The “Commission,” in this case, is the Federal Communications Commission, and if this sounds familiar, it’s because it is.
Twice before — on March 7, 2003, and just last year, on November 30, 2006 — hundreds of area residents jammed auditoriums to testify overwhelmingly in opposition to a Republican-dominated FCC’s attempts to further weaken ownership limits on broadcast television and radio properties. In each case, the crowds testified only before the two Democratic commissioners; the three-person Republican majority was MIA. But those crowds were broadly representative of a national movement for media democracy that in only a few years stymied former FCC Chair Michael Powell’s deregulation bid, preserved net neutrality, and stopped a telecommunications lobby “reform bill” widely expected to pass the Republican Congress in 2006. In last year’s hearing, local testifiers against deregulation spanned an unlikely ideological range, from Reclaim the Media’s Jonathan Lawson to Seattle Times owner Frank Blethen, from KVI Radio host John Carlson to UW President Mark Emmert.
This time, FCC Chair Kevin Martin, architect of the latest (big) industry deregulation scheme, is bringing the whole Commission to town to “prove” to them that Seattle really doesn’t care all that much about this arcane stuff. Which is why, despite the entreaties of local Congresspeople (who wanted four weeks), he has given exactly five business days’ notice for this unprecedented local hearing. The hearing was announced late in the day Friday, November 2, timed for the least-read and -viewed news time of the week. The hearing itself will also be on a Friday night, from 4-11 PM November 9 at Town Hall, 8th & Seneca near downtown Seattle.
For the first two hearings, a significant number of people traveled from throughout the region, from California to Montana to Alaska, to make their opinions known to the FCC. The short notice and inconvenient time seem particularly designed to suppress regional testimony. Seattle area supporters of media democracy will need to stand in their stead. The FCC is hoping for a sedate dog and pony show that will ratify its ideological desire to give the public’s airwaves to the biggest companies and highest bidders (think Murdoch), regardless of content. They are looking to ram this through before opponents can get organized.
Our job is to be organized. And show up.
In a significant way, we already are organized. Much has changed since 2003, when the FCC first came to town. Nationally, the media democracy movement that barely existed five years ago is now a potent political force. Locally, newspaper lovers dodged a bullet when an ongoing court bid to dissolve the Times’ and P-I’s Joint Operating Agreement was going so badly for the Times (which initiated it) that the JOA was extended instead. But King County’s other daily paper, the King County Journal, was dissolved in the last year, and the 2006 purchase of the Seattle Weekly by the country’s largest “alternative” weekly chain led to the effective dismantling of its news department. Among the companies owning the 30 or so major local radio and television stations, only Fisher Broadcasting (KOMO TV/radio, KVI and Star 101.5 radio) is locally owned.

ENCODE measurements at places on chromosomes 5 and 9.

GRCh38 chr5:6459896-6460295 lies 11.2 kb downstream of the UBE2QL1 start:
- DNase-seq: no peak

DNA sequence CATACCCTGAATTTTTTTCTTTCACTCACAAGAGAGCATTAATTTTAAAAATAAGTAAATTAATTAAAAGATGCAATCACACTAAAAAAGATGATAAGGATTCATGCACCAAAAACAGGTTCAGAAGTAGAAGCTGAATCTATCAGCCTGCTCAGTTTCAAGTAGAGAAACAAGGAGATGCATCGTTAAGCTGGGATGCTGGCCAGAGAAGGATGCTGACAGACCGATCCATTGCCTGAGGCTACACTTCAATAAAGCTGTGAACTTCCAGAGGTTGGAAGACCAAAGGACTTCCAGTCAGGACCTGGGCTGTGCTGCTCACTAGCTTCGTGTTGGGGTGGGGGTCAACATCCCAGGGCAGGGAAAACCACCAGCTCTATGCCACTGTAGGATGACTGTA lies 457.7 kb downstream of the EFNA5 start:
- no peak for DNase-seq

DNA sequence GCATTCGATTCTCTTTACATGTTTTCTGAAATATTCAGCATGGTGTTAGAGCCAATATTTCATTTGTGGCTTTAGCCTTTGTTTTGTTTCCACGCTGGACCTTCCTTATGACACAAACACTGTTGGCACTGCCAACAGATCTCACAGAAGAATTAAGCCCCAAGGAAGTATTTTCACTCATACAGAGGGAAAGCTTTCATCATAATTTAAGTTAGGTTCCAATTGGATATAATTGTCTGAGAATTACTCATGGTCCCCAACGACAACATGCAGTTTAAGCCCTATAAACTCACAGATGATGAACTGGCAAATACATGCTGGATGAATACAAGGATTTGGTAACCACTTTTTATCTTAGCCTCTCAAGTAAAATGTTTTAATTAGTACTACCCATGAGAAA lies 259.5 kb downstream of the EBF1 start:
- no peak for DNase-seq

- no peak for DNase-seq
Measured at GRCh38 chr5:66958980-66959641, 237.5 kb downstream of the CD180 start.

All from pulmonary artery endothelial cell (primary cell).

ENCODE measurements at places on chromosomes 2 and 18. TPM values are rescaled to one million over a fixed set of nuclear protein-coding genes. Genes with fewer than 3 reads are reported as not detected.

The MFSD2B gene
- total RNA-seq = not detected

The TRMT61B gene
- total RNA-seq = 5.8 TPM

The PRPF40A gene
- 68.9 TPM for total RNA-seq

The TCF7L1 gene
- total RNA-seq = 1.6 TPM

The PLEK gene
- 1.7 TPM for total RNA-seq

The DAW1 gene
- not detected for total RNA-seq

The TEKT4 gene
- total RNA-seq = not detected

I have a personal stake in this, of course. I was a columnist and editorial board member at the Weekly for eight years, until its shift in editorial direction. Plus, a media company I started over 20 years ago is now owned by Clear Channel, which is also the nation’s largest owner of radio stations, with over 1,200. When Clear Channel started, the FCC allowed a maximum of 14 stations per company nationally.) Now Clear Channel, CBS, Entercom, and Sandusky own five radio stations each in the Seattle area alone.
Ultimately, though, my personal stake is the same as everyone else’s: I want to know about decisions being made that might affect my life, and I don’t trust Clear Channel or CBS or Belo or Entercom or any of the other companies controlling our TV and radio dials to tell me what I need to know. I don’t like the idea of media monopolies on information. The same is true of the music I listen to or the entertainment programs I watch. The number of people who access radio or TV programming through satellite or their computer is still minimal. And so the FCC’s proposed ruling — which would, for the first time, allow radio, TV, cable, and newspapers in the same cities to all be co-owned by one company — is a recipe for a media monopoly on local news, entertainment, and culture.
November 9 is our chance to tell the FCC what we think of the idea. If you care about a free flow of information in our democracy, please turn out, and let them know what you think. Whether they want to know or not.